What if we took within-person performance variability seriously?
Fisher, C.D. (2008). What if we took within-person performance variability seriously? Industrial and organizational psychology: Perspectives on science and practice, 1(2), 185-189.
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2008 HERDC submission. FoR code: 1701
© Copyright Society for Industrial and Organizational Psychology, 2008
Efforts to understand what seems to be an unacceptably weak relationship between actual performance and rated performance have focused exclusively on the rater side of the model, not on the performance side. For instance, the Murphy (2008) model shows error only for ratings. Therefore, efforts to remedy the situation have also focused exclusively on raters: adjust the relationships of poor-quality ratings to other variables for attenuation because of unreliability, improve the raters by training, clarify the rating task by providing a better format, or enhance rater motivation to be honest in recording what they really think. A strong implicit assumption underlies all these approaches: that an employee’s job performance is stable and that there is some true level of performance available to be observed and rated, if raters were just capable or motivated to do so. But what if part of the problem is that performance is not entirely stable over the short term? I will first establish that this is the case, then draw out some implications of true performance fluctuation for the relationship between performance and performance ratings.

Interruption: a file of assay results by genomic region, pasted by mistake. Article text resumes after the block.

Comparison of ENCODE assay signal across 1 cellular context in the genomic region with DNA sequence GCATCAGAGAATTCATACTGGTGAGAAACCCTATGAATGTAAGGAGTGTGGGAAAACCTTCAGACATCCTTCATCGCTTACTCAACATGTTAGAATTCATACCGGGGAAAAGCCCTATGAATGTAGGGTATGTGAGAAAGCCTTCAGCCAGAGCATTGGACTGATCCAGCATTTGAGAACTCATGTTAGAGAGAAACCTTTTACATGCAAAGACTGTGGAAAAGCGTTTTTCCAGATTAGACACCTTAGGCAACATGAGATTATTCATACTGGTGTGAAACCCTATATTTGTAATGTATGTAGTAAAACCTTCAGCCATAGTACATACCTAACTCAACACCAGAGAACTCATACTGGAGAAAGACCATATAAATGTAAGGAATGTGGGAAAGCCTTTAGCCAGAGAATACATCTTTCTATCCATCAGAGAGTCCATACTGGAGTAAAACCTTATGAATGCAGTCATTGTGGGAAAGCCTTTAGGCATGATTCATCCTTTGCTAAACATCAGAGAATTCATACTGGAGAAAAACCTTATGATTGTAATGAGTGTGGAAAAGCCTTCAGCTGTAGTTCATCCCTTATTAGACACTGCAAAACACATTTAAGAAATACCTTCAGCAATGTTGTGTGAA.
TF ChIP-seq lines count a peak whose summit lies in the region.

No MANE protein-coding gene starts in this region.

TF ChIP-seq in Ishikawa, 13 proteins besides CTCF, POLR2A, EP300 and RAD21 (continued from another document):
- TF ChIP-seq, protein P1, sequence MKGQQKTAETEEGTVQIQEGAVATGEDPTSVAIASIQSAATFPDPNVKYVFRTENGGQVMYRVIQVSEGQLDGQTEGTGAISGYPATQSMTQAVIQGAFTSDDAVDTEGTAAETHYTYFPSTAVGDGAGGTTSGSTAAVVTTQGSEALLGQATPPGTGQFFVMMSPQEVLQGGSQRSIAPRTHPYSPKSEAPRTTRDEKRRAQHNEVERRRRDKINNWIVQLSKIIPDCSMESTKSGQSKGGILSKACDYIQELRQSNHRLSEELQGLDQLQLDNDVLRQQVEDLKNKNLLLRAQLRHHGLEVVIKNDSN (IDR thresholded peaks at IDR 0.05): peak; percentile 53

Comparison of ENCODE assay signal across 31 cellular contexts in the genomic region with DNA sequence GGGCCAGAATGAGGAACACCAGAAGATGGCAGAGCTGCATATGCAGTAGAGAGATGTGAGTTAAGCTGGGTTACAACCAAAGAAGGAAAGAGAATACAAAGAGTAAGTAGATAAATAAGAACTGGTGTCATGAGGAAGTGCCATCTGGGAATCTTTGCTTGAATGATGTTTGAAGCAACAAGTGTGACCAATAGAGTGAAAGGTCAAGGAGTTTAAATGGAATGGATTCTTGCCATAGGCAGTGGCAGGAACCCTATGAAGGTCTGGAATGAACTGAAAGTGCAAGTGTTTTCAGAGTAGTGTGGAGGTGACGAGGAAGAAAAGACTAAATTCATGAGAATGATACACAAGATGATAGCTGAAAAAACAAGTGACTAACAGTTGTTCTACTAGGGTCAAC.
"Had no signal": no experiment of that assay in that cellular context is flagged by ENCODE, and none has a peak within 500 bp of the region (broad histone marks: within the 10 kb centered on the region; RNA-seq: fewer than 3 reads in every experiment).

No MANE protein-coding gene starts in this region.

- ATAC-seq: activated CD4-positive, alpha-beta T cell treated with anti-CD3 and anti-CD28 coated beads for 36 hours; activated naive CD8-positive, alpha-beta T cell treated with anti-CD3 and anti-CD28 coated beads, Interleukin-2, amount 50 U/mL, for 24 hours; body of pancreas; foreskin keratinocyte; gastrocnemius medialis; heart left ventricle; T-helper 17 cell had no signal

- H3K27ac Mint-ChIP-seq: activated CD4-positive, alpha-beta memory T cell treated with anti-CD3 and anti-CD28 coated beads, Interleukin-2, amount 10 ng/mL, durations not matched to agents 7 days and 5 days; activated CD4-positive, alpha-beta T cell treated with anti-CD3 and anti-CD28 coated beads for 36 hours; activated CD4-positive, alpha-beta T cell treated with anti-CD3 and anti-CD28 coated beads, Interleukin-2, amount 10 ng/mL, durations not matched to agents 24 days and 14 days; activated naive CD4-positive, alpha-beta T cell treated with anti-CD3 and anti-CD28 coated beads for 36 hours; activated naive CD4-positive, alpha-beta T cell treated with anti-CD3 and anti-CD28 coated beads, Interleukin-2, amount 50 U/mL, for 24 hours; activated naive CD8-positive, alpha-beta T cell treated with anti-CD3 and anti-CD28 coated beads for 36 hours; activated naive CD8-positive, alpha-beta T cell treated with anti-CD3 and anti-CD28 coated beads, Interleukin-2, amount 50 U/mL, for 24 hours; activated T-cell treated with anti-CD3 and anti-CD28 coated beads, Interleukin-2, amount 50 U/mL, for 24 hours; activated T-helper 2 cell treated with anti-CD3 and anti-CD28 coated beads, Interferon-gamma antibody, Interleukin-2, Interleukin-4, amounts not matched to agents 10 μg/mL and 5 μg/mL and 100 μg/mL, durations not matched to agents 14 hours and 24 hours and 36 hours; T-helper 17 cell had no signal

Cynthia D. Fisher. "What if we took within-person performance variability seriously?" Industraial and organizational psychology 1.2 (2008): 185-189.
Available at: http://works.bepress.com/cynthia_fisher/12